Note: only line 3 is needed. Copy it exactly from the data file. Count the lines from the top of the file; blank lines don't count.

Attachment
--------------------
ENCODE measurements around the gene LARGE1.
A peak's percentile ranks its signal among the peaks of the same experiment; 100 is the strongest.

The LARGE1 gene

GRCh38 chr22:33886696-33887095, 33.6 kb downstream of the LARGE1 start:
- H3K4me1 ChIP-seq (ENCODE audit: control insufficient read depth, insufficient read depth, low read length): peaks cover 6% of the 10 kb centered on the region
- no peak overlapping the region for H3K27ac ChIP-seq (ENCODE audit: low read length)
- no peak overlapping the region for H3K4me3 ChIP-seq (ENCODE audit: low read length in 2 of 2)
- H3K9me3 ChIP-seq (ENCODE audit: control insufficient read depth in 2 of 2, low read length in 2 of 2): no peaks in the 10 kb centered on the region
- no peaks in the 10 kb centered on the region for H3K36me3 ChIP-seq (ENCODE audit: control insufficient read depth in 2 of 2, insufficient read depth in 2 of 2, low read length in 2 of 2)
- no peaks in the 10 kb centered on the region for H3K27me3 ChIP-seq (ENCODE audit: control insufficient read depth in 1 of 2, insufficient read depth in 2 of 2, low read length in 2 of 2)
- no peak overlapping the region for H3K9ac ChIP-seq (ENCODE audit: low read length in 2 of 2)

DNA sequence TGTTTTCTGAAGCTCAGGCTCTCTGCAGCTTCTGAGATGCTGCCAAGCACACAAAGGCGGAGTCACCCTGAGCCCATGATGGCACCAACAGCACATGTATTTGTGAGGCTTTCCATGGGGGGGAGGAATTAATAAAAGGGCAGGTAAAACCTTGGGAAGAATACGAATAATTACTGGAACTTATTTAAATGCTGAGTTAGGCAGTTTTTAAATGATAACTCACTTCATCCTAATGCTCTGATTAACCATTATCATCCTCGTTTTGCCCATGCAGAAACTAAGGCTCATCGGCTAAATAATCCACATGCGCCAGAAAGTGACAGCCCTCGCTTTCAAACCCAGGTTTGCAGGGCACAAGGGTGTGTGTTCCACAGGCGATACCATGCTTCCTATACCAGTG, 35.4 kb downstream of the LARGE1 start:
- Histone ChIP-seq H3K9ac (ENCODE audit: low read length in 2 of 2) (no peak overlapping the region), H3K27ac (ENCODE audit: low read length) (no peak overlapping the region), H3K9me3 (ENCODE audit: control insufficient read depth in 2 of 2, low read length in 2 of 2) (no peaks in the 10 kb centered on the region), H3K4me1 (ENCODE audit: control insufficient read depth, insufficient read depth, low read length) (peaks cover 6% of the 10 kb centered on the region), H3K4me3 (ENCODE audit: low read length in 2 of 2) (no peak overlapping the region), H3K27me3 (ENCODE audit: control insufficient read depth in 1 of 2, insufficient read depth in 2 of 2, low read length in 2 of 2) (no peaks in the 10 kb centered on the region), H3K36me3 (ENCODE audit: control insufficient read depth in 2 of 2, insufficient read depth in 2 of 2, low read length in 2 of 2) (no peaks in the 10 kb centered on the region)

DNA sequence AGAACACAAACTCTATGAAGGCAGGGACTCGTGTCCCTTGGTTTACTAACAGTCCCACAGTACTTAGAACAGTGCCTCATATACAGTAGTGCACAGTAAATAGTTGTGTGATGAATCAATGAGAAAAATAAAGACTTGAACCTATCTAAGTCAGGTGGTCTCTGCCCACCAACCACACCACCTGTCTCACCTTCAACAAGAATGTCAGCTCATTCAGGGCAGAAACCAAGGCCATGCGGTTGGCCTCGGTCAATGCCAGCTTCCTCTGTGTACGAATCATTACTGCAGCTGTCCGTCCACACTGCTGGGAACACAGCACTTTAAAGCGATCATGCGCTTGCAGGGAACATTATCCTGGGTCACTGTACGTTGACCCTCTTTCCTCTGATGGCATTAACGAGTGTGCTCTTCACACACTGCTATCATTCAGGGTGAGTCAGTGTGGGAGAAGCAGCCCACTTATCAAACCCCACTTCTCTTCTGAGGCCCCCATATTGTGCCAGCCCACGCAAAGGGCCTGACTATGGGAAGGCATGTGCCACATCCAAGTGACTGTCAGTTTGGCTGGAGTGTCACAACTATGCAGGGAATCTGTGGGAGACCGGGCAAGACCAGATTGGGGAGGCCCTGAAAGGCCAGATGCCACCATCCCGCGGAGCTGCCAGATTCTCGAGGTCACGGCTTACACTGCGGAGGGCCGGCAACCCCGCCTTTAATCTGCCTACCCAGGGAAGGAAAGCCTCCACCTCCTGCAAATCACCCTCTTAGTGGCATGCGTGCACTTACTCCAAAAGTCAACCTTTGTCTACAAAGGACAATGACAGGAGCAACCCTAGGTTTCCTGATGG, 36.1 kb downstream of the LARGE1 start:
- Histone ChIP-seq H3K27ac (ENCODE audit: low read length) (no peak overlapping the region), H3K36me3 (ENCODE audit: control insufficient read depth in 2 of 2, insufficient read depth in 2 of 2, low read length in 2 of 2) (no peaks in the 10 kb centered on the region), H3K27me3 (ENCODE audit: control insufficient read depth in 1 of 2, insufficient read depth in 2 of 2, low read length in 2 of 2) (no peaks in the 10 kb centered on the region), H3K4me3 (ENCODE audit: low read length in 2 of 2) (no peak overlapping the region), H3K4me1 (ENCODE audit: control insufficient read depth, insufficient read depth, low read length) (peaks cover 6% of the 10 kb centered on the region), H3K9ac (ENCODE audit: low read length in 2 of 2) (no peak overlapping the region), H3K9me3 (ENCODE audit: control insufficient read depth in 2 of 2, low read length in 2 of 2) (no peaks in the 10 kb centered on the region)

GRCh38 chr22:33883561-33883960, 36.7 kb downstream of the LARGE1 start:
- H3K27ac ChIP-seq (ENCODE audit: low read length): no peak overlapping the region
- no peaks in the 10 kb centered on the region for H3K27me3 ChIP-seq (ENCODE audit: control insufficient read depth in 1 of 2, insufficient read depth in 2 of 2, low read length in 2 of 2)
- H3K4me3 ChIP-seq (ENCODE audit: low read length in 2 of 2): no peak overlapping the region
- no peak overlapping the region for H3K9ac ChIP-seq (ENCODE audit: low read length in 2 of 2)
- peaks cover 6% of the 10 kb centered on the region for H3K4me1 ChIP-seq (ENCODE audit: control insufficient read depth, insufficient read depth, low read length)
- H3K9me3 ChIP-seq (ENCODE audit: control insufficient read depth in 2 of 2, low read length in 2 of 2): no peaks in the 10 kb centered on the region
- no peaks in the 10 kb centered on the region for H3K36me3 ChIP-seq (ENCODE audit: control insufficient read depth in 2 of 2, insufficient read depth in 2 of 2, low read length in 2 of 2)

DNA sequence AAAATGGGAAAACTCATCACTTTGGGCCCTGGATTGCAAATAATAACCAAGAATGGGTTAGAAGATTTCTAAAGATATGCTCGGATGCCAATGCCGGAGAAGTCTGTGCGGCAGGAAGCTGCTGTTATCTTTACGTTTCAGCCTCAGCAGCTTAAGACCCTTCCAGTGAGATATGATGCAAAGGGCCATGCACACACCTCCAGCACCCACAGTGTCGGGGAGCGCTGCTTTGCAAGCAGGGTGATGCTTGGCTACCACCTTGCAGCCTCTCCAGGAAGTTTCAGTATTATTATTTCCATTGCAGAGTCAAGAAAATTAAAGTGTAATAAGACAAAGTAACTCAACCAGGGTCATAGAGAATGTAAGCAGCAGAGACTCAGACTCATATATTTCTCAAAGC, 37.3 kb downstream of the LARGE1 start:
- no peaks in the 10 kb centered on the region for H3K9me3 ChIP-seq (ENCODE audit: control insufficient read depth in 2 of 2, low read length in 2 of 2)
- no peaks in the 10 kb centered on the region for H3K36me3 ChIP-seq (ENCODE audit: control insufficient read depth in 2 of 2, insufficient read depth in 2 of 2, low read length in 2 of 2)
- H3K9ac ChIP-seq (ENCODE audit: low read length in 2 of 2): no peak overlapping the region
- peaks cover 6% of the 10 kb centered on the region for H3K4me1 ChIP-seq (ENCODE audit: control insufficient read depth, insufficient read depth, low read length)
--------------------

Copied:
The LARGE1 gene